Ways to Satisfy Solvency Requirements for International Students
August 16th, 2012 by Jennifer Frankel
Applying to study in the US can seem difficult but it doesn’t have to be. A little bit of investigating reveals that the process is actually much less confusing than it initially appears. Take the I-20, one of the earliest – and most frequently misunderstood – aspects of the student visa application process. This document, which is also known as a Certificate of Eligibility, is required for all F-1 visa applications and can only be issued by accredited colleges and universities. At its most fundamental level the I-20 certifies that a) applicants have been admitted to the school in question, b) they are proficient in English, and c) they have met the school’s solvency requirements for international students.
While the first two are straightforward enough, students often complain that the solvency requirements for international students are not. This, however, does not need to be the case. Solvency requirements – which prove that the student in question has the financial means to cover the costs of the time in the US – are frequently misunderstood but are actually quite simple. First, it is important to understand that bank holdings alone are not the only way to meet solvency requirements for international students. International students may also apply the benefits of any scholarships or fellowships they have been awarded as well as in some cases use the proceeds of international private loans in order to prove their solvency.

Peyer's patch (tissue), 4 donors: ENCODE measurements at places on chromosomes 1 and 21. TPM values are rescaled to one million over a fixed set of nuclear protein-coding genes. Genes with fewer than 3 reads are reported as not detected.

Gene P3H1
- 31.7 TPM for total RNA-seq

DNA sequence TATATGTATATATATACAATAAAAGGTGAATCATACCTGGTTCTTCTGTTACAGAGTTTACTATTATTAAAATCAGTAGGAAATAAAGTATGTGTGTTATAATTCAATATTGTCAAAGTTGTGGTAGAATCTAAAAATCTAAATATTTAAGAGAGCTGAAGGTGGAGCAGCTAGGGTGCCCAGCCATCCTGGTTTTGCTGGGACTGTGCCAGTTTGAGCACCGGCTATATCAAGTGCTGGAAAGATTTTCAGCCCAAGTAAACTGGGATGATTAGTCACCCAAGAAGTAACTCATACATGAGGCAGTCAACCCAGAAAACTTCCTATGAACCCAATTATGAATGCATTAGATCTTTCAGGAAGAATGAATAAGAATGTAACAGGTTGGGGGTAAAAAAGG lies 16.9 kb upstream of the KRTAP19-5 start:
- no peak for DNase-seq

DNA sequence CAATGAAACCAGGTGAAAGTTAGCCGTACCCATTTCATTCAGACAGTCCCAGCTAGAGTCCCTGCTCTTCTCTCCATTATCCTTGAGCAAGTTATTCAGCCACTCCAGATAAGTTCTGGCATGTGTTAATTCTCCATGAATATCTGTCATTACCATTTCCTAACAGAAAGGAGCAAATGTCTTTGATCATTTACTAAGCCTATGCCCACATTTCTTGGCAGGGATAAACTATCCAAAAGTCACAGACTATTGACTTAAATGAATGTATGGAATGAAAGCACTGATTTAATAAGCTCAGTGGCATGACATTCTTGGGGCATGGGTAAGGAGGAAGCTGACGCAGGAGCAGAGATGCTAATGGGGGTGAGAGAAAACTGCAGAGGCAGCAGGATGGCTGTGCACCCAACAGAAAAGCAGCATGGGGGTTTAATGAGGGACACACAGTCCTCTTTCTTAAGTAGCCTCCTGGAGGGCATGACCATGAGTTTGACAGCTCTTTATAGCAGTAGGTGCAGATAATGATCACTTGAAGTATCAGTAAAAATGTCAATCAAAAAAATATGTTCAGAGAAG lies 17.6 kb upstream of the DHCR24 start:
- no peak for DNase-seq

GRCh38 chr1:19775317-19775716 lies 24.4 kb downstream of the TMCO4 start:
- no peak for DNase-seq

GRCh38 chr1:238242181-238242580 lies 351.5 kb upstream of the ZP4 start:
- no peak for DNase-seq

It is important to note, however, that international students are not eligible for the same scholarships, fellowships, and loans that domestic students are. For example, while many school-based scholarships are open to both domestic and international students, few of the most famous government-back scholarships and loans would work. All is not lost, though! Many school-sponsored or third-party based scholarships (e.g., merit scholarships) are still open international students and, failing that, a wide variety of private loan options exist. Be careful, though – while many schools consider a wide array of private loan options when considering solvency requirements for international students not all do. It is important to also check with your embassy or consulate to ensure that it is acceptable as well. The regulations used by each institution can vary however, so it is important to check with the school in question before making any formal plans. Contacting the school’s international student office with questions like these may be the first step in an exciting journey abroad!